<< #2 - Residuals seem high from what I saw someone post (I can't find the actual thread...). north of 60% after 36 months, which seemed fairly generous to me. >>

Agreed! The residual on the lease workup that Tesla recently gave me for a LR AWD M3 was 64% on a 3 year, 15k mile lease. This is *very* generous in my opinion. I HIGHLY doubt if I bought/financed the car that I could sell it for 64% after 3 years, even with minimal mileage.
 
Was going through the same decision myself, and decided to finance on an LR AWD this week. Tesla finance (automatically) came back at 3.99% rather than the advertised 4.25% I'd done my calculations on. Around here Chase offers 4.79% so that's better than I thought. I'm also looking forward to keeping the Federal tax credit rather than it going to Tesla Leasing.

If you lease through Tesla they pass the tax credit to you - it increases the residual and lows your lease payment. But you do get it.
 
I hope I can add some value here as I am in this same thought process myself.

<< I know the general opinion is that the Tesla lease doesn't offer great terms >>

Relative to other car leases you are correct, HOWEVER, since you are planning to keep the car only 3 years then the question when considering lease vs finance is NOT how good the lease terms are vs other cars but rather how much you spend over the 3 year period on the Tesla with a loan vs a lease. It took me a while to get over that the M3 lease isn't great relative to other cars, but it doesn't matter because it's the costs vs finance which matter most (in your scenario, of keeping the car 3 years).

<< 2)I am unsure what to expect from the residual value of the model 3 at three years so as a result, my calculations about whether or not it makes financial sense to lease vary by a wide amount. >>

Just to be clear from a terminology point of view, leases have "residual" values and if you finance a car and plan to sell it at some point, it will have a "resale" value. The Tesla lease specifies the residual value. In my case it was 64% after 3 years in a 15k mile lease. The question of what would be the resale value of the car after 3 years of financing has uncertainty in my opinion. The 64% number seems optimistic to me - I doubt I would resell a M3 with reasonable miles in 3 years from now at 64% of purchase price. But that's the gamble.

<< 3) if I finance and sell at 3 years, do the lenders Tesla use require you to pay off the rest of the expected interest for the term of the financing or just the principle? >>

First, there's no requirement to go to lenders that Tesla uses, or that have any affiliation. Just go to your bank or credit union. ALL lenders will require you to pay off the balance of a loan, and that balance is comprised of interest and principal. You don't get a pass on interest just because you pay off early. You have to make good on the whole loan balance. Just look for a loan that doesn't have a prepayment penalty.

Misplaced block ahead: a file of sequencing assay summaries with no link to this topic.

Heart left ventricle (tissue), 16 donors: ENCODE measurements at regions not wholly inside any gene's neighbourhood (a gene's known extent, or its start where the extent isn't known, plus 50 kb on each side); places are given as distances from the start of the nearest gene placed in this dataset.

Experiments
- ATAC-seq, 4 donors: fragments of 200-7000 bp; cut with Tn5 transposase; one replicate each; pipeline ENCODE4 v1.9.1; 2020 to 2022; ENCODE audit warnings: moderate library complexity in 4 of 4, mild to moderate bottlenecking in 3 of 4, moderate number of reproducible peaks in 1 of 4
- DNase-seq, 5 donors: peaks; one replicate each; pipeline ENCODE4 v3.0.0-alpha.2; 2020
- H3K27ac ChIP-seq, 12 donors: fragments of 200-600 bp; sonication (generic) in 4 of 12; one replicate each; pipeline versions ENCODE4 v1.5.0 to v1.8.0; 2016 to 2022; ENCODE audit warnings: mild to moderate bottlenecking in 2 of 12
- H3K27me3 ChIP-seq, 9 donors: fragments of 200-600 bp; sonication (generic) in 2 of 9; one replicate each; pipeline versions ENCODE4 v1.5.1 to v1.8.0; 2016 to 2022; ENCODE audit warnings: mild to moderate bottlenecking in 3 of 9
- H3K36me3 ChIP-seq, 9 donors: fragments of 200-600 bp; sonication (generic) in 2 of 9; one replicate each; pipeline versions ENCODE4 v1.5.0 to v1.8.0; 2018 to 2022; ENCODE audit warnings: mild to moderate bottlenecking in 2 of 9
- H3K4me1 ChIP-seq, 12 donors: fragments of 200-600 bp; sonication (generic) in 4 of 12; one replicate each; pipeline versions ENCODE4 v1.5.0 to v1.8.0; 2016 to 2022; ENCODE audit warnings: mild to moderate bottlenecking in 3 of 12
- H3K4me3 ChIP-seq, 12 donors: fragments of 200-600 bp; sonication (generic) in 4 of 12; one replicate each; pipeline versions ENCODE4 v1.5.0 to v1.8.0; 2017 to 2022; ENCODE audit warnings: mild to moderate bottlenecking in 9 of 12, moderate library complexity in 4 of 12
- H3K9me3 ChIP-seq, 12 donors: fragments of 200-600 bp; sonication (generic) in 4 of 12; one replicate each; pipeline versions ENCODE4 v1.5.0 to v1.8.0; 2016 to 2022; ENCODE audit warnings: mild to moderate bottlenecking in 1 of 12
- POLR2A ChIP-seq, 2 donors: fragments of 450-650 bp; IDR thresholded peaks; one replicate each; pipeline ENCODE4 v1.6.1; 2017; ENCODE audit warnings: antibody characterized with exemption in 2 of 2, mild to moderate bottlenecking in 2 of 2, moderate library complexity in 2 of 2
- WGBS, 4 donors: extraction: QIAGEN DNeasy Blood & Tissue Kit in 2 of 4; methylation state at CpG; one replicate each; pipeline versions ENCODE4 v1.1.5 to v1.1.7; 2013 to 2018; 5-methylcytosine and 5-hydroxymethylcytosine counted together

<< 4) is 4.25 actually a good car loan rate? I have excellent credit would have expected lower >>

Rates change all the time, and they vary with your credit score. Look at Bankrate.com or similar sites for the prevailing auto loan rates, then shop around and see what you get. It's impossible to say if your 4.25% is good or bad without knowing your details.
 
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Another question, how difficult is it to privately sell a Tesla? A quick Google search suggests people have had trouble selling their Tesla's for anywhere near the kbb value. If this is the case, is it really worth purchasing, if I can't get the theoretical value of the car during resale?

I think the more relevant (and impossible to answer) question is how difficult will it be to sell in 3 years. If this is a concern, the lease protects you from that.
 

Adam3

Member
Oct 4, 2015
942
1,256
USA
I'm still considering a lease. When pricing out a P3D+ with 15k / year, in 3 years the car would have to be worth $37k to "break even" compared to the lease. Anything less than $37k and lease was more favorable. Will a 3 year old P3D+ with 45k miles on it be worth that much? Hard to say, but probably not. I could see the highest spec dropping in price another $5-8k over next few years, which makes it even less likely.

In 3 years there will be more EV competition by other manufacturers. There will also certainly be well over a million model 3's sold by then, so the used market could be flooded. Elon has said a "million mile" battery pack will be coming to Model 3 next year. Who knows what other changes we'll see, or won't see.

Porsche Taycan debut is tomorrow. Depending how that goes this may make leasing even more attractive for me. Even if pricing is outrageous, it's going to force Tesla to keep innovating.